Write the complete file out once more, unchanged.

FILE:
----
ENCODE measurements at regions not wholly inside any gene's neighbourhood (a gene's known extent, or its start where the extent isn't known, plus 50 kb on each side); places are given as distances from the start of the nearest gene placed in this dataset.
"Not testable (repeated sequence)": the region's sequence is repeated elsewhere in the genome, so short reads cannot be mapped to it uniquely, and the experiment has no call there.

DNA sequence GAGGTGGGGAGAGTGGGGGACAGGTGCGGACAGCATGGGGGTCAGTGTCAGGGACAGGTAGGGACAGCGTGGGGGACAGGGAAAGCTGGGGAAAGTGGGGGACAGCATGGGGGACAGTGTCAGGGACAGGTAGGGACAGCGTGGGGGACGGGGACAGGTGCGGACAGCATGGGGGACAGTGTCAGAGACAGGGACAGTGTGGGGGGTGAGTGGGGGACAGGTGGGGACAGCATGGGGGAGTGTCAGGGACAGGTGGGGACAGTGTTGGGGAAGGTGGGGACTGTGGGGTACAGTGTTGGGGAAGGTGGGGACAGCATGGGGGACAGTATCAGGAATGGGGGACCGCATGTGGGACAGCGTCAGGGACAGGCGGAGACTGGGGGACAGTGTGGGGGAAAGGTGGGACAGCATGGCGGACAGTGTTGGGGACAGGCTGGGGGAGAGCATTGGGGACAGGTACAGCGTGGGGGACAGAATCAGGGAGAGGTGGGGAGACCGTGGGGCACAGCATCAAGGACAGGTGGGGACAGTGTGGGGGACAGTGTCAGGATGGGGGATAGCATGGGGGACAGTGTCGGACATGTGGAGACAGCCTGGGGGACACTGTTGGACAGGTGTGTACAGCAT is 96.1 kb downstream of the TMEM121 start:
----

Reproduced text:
ENCODE measurements at regions not wholly inside any gene's neighbourhood (a gene's known extent, or its start where the extent isn't known, plus 50 kb on each side); places are given as distances from the start of the nearest gene placed in this dataset.
"Not testable (repeated sequence)": the region's sequence is repeated elsewhere in the genome, so short reads cannot be mapped to it uniquely, and the experiment has no call there.

DNA sequence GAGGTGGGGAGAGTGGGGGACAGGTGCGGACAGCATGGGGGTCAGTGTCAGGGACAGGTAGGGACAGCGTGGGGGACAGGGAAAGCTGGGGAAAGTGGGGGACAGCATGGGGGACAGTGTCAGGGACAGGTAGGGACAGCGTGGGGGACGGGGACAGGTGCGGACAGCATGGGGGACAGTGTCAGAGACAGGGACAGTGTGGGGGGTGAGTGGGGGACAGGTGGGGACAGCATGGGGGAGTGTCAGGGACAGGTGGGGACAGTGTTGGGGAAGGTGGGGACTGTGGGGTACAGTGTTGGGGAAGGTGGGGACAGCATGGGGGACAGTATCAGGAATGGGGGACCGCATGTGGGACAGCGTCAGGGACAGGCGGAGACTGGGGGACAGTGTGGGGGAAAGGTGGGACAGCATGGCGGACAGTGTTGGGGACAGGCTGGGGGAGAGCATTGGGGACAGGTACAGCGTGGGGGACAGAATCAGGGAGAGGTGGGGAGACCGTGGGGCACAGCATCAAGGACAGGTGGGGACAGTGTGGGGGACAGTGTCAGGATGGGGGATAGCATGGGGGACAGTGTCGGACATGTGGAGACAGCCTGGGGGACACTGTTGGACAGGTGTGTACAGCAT is 96.1 kb downstream of the TMEM121 start: